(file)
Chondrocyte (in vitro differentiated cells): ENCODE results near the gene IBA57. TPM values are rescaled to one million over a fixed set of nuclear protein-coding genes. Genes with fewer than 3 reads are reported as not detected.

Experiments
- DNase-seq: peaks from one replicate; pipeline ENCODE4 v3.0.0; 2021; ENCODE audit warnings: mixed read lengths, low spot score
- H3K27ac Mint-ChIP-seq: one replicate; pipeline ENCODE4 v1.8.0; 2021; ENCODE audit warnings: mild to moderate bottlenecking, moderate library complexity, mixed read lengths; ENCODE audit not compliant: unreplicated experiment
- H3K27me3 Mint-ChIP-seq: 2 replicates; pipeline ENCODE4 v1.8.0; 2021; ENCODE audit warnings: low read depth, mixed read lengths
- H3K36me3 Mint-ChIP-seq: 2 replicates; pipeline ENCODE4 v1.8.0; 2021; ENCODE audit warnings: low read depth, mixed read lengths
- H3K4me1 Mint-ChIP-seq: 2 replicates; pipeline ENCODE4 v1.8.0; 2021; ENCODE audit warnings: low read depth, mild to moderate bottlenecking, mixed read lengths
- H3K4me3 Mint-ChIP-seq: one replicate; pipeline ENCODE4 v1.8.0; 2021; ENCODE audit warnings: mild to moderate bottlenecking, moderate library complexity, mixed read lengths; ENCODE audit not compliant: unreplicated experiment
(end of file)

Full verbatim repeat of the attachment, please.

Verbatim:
Chondrocyte (in vitro differentiated cells): ENCODE results near the gene IBA57. TPM values are rescaled to one million over a fixed set of nuclear protein-coding genes. Genes with fewer than 3 reads are reported as not detected.

Experiments
- DNase-seq: peaks from one replicate; pipeline ENCODE4 v3.0.0; 2021; ENCODE audit warnings: mixed read lengths, low spot score
- H3K27ac Mint-ChIP-seq: one replicate; pipeline ENCODE4 v1.8.0; 2021; ENCODE audit warnings: mild to moderate bottlenecking, moderate library complexity, mixed read lengths; ENCODE audit not compliant: unreplicated experiment
- H3K27me3 Mint-ChIP-seq: 2 replicates; pipeline ENCODE4 v1.8.0; 2021; ENCODE audit warnings: low read depth, mixed read lengths
- H3K36me3 Mint-ChIP-seq: 2 replicates; pipeline ENCODE4 v1.8.0; 2021; ENCODE audit warnings: low read depth, mixed read lengths
- H3K4me1 Mint-ChIP-seq: 2 replicates; pipeline ENCODE4 v1.8.0; 2021; ENCODE audit warnings: low read depth, mild to moderate bottlenecking, mixed read lengths
- H3K4me3 Mint-ChIP-seq: one replicate; pipeline ENCODE4 v1.8.0; 2021; ENCODE audit warnings: mild to moderate bottlenecking, moderate library complexity, mixed read lengths; ENCODE audit not compliant: unreplicated experiment